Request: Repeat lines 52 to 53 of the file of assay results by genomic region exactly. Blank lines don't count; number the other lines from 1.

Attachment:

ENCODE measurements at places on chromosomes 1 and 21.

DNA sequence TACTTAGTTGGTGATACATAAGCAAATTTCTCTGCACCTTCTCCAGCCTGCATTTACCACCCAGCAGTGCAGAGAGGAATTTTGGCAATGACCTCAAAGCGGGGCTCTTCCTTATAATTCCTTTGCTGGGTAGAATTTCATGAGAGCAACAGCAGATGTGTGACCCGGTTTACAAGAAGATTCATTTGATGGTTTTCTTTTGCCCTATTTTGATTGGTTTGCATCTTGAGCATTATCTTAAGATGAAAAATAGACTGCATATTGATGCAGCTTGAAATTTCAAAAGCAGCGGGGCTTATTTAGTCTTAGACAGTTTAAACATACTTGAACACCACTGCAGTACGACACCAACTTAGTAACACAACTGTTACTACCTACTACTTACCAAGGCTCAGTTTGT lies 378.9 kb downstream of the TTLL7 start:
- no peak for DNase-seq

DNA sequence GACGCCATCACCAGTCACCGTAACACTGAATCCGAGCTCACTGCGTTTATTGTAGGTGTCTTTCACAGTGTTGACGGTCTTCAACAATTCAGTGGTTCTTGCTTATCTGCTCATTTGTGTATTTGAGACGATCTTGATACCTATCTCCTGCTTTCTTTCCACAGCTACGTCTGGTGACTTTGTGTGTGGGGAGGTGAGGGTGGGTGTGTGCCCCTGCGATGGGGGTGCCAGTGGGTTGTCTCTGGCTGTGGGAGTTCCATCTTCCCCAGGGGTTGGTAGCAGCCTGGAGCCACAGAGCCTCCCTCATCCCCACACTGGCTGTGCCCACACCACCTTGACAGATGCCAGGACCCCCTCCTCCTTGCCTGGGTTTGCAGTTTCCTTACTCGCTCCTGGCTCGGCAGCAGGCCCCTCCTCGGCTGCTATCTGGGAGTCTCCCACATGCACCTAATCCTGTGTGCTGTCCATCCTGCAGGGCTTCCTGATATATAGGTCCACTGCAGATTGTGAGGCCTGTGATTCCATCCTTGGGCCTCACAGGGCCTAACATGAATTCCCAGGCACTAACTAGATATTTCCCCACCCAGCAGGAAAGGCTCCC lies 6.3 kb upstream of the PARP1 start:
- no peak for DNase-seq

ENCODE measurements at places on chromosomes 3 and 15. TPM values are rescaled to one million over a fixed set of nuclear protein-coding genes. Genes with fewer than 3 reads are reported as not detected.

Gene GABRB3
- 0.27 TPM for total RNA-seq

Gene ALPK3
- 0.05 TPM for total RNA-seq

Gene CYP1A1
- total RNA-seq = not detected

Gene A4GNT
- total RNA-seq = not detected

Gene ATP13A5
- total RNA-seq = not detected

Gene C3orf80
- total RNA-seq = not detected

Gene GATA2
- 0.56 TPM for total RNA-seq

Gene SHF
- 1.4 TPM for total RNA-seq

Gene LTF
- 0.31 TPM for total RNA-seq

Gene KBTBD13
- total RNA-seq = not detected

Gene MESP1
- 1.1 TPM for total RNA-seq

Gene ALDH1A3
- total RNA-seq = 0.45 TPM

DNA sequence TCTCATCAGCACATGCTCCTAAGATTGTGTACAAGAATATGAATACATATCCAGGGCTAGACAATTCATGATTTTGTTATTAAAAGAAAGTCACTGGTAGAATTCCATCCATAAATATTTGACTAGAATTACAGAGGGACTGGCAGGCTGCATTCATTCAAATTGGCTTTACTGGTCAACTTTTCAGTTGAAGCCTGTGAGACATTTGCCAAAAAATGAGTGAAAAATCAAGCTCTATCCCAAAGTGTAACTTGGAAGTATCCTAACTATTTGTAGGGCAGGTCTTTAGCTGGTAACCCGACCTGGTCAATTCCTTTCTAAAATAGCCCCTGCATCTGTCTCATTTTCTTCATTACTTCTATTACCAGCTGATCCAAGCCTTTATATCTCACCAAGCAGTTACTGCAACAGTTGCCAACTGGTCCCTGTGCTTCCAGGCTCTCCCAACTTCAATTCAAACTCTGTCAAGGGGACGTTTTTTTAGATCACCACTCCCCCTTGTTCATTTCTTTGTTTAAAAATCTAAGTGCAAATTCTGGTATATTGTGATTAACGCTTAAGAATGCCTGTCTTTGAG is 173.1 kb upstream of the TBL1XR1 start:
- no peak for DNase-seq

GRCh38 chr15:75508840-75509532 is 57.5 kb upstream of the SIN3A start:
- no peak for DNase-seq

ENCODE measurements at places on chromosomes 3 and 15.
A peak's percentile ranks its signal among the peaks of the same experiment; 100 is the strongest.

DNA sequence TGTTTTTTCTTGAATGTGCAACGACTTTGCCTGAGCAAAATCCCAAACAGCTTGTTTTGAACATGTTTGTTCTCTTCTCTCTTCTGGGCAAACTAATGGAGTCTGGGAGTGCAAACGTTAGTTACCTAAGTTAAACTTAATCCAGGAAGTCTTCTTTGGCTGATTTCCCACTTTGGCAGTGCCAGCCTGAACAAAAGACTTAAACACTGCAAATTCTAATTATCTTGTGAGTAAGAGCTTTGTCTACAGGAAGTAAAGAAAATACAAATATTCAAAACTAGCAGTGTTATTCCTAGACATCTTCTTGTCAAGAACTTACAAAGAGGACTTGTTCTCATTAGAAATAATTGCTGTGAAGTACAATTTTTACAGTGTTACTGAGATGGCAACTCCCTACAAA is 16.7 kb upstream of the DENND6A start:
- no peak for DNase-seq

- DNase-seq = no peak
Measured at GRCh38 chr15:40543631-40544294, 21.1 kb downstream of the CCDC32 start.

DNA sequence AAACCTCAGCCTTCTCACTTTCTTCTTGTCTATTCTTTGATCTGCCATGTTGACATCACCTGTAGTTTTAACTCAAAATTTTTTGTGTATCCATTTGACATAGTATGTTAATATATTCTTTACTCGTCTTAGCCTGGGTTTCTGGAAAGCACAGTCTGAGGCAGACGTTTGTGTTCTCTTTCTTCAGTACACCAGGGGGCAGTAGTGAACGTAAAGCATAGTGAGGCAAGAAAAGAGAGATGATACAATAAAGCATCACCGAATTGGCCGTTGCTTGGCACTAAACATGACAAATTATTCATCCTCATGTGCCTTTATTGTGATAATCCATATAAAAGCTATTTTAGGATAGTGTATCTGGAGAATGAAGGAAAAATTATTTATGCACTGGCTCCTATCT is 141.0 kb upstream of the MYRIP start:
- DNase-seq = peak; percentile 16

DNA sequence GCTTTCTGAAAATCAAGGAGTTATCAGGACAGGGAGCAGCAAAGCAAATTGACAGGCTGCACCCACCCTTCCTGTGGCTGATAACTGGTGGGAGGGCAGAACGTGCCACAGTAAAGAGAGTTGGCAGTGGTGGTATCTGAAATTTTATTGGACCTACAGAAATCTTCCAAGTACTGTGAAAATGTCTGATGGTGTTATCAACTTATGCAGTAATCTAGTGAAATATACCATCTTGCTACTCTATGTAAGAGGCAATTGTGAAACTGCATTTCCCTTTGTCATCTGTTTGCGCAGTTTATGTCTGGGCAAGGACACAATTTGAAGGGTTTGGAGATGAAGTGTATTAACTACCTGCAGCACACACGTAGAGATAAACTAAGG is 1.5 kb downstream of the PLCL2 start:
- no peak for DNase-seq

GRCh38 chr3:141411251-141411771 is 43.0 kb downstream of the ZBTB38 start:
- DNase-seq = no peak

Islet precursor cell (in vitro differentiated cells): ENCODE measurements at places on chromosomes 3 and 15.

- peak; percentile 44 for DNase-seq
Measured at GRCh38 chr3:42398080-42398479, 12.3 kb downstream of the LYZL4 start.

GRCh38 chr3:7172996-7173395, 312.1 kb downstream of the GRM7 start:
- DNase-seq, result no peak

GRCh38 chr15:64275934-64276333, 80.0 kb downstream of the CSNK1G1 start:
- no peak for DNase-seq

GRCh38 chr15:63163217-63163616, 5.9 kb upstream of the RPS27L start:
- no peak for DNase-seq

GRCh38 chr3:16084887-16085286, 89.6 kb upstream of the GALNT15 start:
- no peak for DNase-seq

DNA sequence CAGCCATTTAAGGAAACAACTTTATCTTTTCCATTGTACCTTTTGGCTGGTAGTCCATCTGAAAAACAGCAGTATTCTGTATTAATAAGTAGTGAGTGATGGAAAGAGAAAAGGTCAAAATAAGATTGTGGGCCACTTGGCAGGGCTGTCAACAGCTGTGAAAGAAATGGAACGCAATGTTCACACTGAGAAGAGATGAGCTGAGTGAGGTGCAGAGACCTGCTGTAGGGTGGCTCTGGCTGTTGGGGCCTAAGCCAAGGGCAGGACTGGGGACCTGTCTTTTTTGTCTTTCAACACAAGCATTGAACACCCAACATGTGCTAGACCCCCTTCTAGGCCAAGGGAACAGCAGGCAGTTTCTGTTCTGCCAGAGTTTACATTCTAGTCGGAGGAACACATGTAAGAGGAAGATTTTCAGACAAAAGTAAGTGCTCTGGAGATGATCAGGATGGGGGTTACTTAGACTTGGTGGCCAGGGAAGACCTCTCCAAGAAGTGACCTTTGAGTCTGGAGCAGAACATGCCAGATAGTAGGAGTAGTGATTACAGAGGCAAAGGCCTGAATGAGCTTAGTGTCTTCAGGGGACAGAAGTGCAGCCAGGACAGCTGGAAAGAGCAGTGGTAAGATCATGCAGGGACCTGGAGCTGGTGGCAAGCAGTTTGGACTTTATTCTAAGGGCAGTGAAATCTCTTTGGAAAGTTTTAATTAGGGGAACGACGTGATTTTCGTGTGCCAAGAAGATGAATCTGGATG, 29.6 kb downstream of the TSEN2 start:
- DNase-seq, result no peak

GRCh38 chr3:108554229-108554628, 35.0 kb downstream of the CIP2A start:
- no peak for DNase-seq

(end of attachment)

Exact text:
GRCh38 chr15:64275934-64276333, 80.0 kb downstream of the CSNK1G1 start:
- no peak for DNase-seq